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Alain Mabanckou: «Au Congo, Ali est venu conforter notre africanité» L’écrivain franco-congolais Alain Mabanckou, installé depuis quatorze ans aux Etats-Unis, où il enseigne la littérature francophone à l’université de Californie-Los Angeles (UCLA), revient sur la disparition de Mohamed Ali et ses liens avec le continent africain. à lire aussi : Nos articles sur la mort de Mohamed Ali Vous vivez aux Etats-Unis depuis de nombreuses années.
Quel est l’impact de la mort de Mohamed Ali ? C’est un séisme, et c’est le seul événement qui a pu reléguer au second plan les propos extrémistes de Donald Trump. Ali apparaît comme le grand chaînon qui facilite une unité nationale, même si celle-ci est à repenser tous les jours : l’Amérique est encore victime de ses propres démons et de ses principes «multiculturalistes», louables mais qui ne font pas l’économie des regroupements identitaires. Statement from President Barack Obama and First Lady Michelle Obama on the Passing of Muhammad Ali.
Muhammad Ali was The Greatest.
Period. If you just asked him, he’d tell you. He’d tell you he was the double greatest; that he’d “handcuffed lightning, thrown thunder into jail.” But what made The Champ the greatest – what truly separated him from everyone else – is that everyone else would tell you pretty much the same thing. Like everyone else on the planet, Michelle and I mourn his passing.
In my private study, just off the Oval Office, I keep a pair of his gloves on display, just under that iconic photograph of him – the young champ, just 22 years old, roaring like a lion over a fallen Sonny Liston. “I am America,” he once declared. That’s the Ali I came to know as I came of age – not just as skilled a poet on the mic as he was a fighter in the ring, but a man who fought for what was right. He wasn’t perfect, of course. Muhammad Ali shook up the world. Le livre. UK. Über boxen. De la boxe. Del boxeo. On Boxing (japanese) On Boxing. The Cruelest Sport. And if the body does not do fully as much as the soul?
And if the body were not the soul, what is the soul? —Walt Whitman, "I Sing the Body Electric" A boxer's victory is gained in blood. —Greek inscriptionProfessional boxing is the only major American sport whose primary, and often murderous, energies are not coyly deflected by such artifacts as balls and pucks. Though highly ritualized, and as rigidly bound by rules, traditions, and taboos as any religious ceremony, it survives as the most primitive and terrifying of contests: two men, near-naked, fight each other in a brightly lit, elevated space roped in like an animal pen (though the ropes were originally to keep rowdy spectators out); two men climb into the ring from which only one, symbolically, will climb out.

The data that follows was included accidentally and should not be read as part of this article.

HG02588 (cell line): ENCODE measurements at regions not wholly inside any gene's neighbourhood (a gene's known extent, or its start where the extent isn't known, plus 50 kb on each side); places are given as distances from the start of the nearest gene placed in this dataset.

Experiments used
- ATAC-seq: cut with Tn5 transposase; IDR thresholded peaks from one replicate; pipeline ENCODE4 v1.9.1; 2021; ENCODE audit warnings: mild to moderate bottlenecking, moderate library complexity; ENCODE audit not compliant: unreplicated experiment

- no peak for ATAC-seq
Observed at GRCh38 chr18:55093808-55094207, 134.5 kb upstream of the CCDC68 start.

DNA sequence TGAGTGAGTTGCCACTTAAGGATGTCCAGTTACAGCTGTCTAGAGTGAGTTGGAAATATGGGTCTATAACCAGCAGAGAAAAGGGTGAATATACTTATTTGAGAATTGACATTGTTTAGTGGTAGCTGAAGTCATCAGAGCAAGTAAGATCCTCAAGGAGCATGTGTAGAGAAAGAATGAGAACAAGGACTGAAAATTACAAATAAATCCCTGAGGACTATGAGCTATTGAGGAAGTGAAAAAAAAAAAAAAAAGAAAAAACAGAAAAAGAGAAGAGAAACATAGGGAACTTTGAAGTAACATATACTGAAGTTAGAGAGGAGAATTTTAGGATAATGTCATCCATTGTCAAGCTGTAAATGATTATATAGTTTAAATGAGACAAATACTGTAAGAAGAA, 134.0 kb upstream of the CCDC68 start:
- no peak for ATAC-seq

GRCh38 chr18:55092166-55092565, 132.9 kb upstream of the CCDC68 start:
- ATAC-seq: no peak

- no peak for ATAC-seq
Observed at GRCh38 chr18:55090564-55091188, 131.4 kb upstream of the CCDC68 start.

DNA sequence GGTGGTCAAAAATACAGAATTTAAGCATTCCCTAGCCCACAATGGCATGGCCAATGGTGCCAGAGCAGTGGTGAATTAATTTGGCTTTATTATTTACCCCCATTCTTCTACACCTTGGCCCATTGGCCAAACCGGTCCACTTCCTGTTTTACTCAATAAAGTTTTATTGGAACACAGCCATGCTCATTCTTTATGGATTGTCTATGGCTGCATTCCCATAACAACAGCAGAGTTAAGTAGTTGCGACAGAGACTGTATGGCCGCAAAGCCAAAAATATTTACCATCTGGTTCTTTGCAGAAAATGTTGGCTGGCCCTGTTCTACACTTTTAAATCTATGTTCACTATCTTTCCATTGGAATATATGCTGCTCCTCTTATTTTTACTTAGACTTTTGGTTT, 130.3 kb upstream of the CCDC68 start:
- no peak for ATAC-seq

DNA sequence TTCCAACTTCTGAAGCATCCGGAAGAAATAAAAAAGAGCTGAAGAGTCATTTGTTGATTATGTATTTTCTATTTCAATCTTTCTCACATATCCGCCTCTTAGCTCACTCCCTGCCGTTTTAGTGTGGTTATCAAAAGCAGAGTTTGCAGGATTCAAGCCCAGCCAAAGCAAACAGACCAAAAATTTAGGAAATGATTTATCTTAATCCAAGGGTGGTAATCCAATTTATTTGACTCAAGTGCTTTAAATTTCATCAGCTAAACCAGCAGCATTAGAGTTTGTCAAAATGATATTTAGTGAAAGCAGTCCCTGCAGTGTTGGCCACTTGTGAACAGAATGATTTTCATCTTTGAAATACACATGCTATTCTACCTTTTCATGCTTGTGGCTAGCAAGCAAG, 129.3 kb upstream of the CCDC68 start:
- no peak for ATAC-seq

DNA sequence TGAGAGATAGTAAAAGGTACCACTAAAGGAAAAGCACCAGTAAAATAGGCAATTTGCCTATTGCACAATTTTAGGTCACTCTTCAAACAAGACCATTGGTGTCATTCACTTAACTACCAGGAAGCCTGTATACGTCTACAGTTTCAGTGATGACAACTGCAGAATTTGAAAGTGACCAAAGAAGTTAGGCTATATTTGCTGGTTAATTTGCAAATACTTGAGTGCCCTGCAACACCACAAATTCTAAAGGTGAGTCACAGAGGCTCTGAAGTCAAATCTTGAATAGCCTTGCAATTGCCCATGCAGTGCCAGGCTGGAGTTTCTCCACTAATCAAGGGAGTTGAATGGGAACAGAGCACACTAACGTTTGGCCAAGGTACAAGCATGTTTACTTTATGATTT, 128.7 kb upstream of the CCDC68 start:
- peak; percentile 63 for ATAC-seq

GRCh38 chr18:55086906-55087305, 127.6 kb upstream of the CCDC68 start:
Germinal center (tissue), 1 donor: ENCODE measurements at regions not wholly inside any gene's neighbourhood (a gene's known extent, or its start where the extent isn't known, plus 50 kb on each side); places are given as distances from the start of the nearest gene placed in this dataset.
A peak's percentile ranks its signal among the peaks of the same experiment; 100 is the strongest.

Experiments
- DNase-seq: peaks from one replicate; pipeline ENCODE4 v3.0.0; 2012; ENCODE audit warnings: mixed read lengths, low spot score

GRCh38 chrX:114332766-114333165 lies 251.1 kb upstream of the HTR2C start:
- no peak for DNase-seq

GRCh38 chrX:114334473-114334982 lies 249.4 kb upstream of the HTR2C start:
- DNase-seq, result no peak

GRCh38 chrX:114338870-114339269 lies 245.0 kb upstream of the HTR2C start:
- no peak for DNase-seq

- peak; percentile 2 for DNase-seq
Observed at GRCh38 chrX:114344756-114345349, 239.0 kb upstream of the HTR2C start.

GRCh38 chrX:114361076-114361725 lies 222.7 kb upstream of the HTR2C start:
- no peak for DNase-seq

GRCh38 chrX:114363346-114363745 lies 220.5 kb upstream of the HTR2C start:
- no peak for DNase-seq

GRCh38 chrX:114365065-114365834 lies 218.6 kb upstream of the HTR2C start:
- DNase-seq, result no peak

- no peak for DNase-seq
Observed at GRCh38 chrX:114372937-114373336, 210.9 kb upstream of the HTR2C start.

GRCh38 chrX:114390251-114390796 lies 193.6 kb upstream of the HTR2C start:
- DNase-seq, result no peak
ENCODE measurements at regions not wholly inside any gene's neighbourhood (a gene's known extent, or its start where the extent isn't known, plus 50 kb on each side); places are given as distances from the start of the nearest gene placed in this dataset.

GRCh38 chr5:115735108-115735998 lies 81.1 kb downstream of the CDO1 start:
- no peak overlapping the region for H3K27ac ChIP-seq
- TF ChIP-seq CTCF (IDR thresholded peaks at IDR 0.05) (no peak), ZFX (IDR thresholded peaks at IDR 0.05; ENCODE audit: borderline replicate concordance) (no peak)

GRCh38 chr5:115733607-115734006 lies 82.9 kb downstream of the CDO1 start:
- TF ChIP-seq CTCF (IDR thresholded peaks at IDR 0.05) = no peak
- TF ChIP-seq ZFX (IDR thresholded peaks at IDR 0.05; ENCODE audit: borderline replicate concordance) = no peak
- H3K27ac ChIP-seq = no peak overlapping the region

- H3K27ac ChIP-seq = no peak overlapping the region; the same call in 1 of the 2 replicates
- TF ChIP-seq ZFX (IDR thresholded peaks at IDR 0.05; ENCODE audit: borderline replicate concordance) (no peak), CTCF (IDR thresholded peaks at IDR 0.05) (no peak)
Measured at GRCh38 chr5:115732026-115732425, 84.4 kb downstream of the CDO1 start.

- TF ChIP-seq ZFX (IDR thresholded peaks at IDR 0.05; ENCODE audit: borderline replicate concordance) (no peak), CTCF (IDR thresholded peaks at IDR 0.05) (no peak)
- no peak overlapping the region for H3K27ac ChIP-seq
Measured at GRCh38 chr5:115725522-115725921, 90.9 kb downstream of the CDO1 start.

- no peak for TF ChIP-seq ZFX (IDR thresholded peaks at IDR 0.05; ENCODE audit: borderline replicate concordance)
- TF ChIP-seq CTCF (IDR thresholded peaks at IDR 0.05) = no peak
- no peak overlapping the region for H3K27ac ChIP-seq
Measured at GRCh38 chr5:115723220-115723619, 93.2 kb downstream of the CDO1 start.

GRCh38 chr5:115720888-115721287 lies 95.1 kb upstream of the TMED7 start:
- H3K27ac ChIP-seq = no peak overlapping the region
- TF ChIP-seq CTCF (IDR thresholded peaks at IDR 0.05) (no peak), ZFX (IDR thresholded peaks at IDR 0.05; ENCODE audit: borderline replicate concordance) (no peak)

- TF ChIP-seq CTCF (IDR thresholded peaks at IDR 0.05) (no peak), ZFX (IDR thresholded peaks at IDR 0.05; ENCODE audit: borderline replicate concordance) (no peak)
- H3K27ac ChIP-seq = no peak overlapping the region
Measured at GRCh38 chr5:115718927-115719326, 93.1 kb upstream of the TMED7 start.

This is because boxing's mimesis is not that of a mere game, but a powerful analogue of human struggle in the rawest of life-and-death terms. [Ali] discovered something which was both very good and very bad. Mike Tyson: 1986. By Joyce Carol Oates Originally published as "Kid Dynamite: Mike Tyson is the most exciting heavyweight fighter since Muhammad Ali" in Life, March, 1987.
Reprinted in (Woman) Writer and On Boxing (expanded editions). 22 November 1986. When twenty-year-old Mike Tyson enters the packed arena of the Las Vegas Hilton Convention Center, it is through a deafening wall of noise. Muhammad Ali: "The Greatest" I was determined to be one nigger that the white man didn't get.
—Muhammad Ali, 1970 Boxing was nothing. It wasn't important at all. Boxing was just a means to introduce me to the world. —Muhammad Ali, 1983 In the twentieth century, and perhaps most spectacularly in the 1970s, sports has emerged as our dominant American religion. Though he came of age as an extraordinary young boxer in the 1960s, and made his mark as a radical political presence during that decade, it was in the 1970s that Ali achieved greatness. Viewed from the perspective of the new century, the 1970s was a transitional period in which, in a sense, a New Era of sports was born. On Boxing 2. Browse Inside On Boxing. The Fighter’s Cruel Art. The Fighter might more accurately have been titled The Fighter and His Family: it’s a boisterous, brilliantly orchestrated ensemble piece at the paradoxically near-still center of which is an Irish-American boxer (Mark Wahlberg), whose once-promising career, like his grim hometown, Lowell, Massachusetts, is on what appears to be an inevitable downward spiral.
Just nominated for seven Academy Awards—including best picture and Christian Bale as supporting actor, the current favorite in that category—the film is based on the life and career of former junior welterweight champion Micky Ward, most famous for his three brutally hard-fought bouts with Arturo Gatti in 2002–2003. Boxing.